Image: A four-person open carriage
Wagonette, buckboard, surrey, buggy, limber, and caisson, and more. And you thought there were only a couple of means of horse-drawn transportation in the nineteenth century! It can get confusing. However, I am sure nineteenth-century people would be just as confused by contemporary terms such as SUV, sedan, compact, stretch limo, and so on. So, let’s take a little tour of the 1800s version of cool rides. Some even were cool in the physical sense, since their riders were exposed to the elements.
A wagonette is a smallish vehicle that has benches along the sides and permits riders to face each other. Seating about six to seven people, this wagon could be covered or open to the air.
Image: from MacKowiak Shop http://mackowiakshop.com/products/wagonette-surrey
A surrey, on the other hand, contains two passenger seats facing front, and has no doors but does have a roof. Behold, the surrey with the fringe on top (below).
Image from Hansen Wheel Wagon Shop
A brougham is an enclosed vehicle that could seat two to four people inside. The driver sat outside at the front of the carriage.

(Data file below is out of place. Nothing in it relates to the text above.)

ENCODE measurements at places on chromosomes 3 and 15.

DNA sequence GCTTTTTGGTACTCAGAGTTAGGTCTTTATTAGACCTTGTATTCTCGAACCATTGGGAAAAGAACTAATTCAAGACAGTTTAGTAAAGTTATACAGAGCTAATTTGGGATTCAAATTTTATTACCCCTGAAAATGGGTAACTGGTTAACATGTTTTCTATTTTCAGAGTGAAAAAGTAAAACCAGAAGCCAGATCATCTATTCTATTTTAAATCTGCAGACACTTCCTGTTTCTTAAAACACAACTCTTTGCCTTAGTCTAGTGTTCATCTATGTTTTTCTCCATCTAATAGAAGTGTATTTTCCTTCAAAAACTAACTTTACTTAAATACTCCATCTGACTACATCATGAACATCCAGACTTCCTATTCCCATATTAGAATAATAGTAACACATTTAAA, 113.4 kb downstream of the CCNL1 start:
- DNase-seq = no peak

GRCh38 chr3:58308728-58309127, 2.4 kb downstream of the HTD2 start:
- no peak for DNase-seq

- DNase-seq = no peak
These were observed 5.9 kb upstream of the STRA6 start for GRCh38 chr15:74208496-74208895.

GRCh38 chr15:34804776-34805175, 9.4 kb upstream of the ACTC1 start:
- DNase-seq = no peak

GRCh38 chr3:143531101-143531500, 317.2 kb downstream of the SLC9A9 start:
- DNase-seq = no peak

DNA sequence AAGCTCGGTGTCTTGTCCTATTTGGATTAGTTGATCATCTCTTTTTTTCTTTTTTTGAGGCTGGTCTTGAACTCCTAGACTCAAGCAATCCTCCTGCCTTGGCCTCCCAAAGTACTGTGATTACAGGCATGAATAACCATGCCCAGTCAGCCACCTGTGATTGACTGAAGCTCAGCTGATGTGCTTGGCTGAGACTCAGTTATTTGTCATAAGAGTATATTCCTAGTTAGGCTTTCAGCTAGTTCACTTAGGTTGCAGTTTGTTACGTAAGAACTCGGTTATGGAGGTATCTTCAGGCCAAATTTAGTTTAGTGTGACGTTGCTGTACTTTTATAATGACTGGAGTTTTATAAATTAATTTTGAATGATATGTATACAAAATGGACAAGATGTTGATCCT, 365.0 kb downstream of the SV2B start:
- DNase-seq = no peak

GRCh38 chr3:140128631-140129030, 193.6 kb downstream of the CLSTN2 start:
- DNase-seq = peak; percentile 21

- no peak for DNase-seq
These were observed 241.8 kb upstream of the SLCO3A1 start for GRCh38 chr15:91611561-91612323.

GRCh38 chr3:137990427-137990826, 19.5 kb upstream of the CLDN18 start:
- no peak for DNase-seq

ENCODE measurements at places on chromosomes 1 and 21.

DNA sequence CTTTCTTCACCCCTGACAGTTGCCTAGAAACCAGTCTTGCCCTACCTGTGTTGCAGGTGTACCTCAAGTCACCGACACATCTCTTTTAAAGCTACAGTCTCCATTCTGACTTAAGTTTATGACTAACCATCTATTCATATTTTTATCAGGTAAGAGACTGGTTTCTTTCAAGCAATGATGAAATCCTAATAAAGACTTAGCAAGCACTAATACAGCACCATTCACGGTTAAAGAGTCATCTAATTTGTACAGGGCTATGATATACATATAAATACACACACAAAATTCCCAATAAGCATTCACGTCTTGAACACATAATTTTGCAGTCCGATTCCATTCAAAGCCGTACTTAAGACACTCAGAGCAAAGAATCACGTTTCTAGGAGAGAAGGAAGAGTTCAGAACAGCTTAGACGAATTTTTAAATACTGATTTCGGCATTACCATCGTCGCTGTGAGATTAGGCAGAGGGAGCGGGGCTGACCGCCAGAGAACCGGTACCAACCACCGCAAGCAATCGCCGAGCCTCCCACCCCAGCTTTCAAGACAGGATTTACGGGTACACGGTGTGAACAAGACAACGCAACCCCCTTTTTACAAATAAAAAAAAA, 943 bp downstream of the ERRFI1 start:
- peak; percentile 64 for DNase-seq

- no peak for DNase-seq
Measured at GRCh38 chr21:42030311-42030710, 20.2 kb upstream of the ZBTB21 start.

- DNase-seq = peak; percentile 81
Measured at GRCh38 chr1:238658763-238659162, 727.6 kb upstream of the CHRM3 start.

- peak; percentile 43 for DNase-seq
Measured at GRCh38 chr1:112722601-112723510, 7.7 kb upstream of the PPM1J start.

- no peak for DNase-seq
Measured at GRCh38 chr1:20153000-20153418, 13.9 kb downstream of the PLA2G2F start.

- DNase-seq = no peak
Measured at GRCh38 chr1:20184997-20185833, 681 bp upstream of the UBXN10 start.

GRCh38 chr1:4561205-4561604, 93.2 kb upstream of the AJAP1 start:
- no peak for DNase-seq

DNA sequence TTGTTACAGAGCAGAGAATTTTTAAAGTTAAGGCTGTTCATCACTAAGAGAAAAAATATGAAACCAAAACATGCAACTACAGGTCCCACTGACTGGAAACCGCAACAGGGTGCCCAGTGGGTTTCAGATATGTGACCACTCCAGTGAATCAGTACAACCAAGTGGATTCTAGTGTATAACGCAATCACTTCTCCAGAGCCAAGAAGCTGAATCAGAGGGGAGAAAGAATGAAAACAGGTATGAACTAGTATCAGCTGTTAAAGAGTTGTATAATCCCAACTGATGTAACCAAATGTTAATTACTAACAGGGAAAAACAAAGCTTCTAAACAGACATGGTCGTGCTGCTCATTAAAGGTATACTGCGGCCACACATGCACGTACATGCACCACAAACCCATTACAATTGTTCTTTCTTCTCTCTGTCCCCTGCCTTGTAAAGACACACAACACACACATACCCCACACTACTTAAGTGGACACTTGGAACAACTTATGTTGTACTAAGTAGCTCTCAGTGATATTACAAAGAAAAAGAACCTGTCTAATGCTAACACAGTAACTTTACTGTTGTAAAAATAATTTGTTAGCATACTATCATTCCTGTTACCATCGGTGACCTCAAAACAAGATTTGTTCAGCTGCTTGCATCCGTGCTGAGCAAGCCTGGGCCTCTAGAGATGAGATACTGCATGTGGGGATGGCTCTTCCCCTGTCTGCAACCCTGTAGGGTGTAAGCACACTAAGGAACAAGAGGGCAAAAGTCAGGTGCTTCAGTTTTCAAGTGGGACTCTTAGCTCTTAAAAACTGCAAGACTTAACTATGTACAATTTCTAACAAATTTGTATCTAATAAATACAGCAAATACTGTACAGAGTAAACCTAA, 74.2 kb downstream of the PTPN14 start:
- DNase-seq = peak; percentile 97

Image from http://www.carriages.com.au/vehicles.html
A buckboard is an open wagon with a board at the front between the driver and the horse. If the horse “bucked” or kicked its hind legs back, the driver was protected. A working wagon, the buckboard was used for hauling things and usually did not have seats, although one might be provided for the driver, as we see in the photo below.
Image from Custom Wagon Wheels
On the Civil War battlefield, a two-wheeled vehicle called a limber was used to haul artillery and a caisson was a two-wheeled vehicle hauled by the limber. The caisson held cases of extra ammunition, an extra wheel, and an extra limber pole.
In the photo below, the limber is in front and would be pulled by horses. It holds an ammunition case. The caisson is attached behind and carries more ammunition and an extra wheel. You would not have had a flat tire in the 1800s, but your wheel could always give out if a spoke broke or something else went wrong.
image: Limber and caisson, Minecreek Battlefield, Gettysburg National, Select Bibliography
There. You have had an introductory course in 19th century forms of horse-drawn transport. Now you can time-travel back to the days of the Civil War and be fluent when you ask for a vehicle.
See you Monday!
Janet Stafford, Squeaking Pips Founder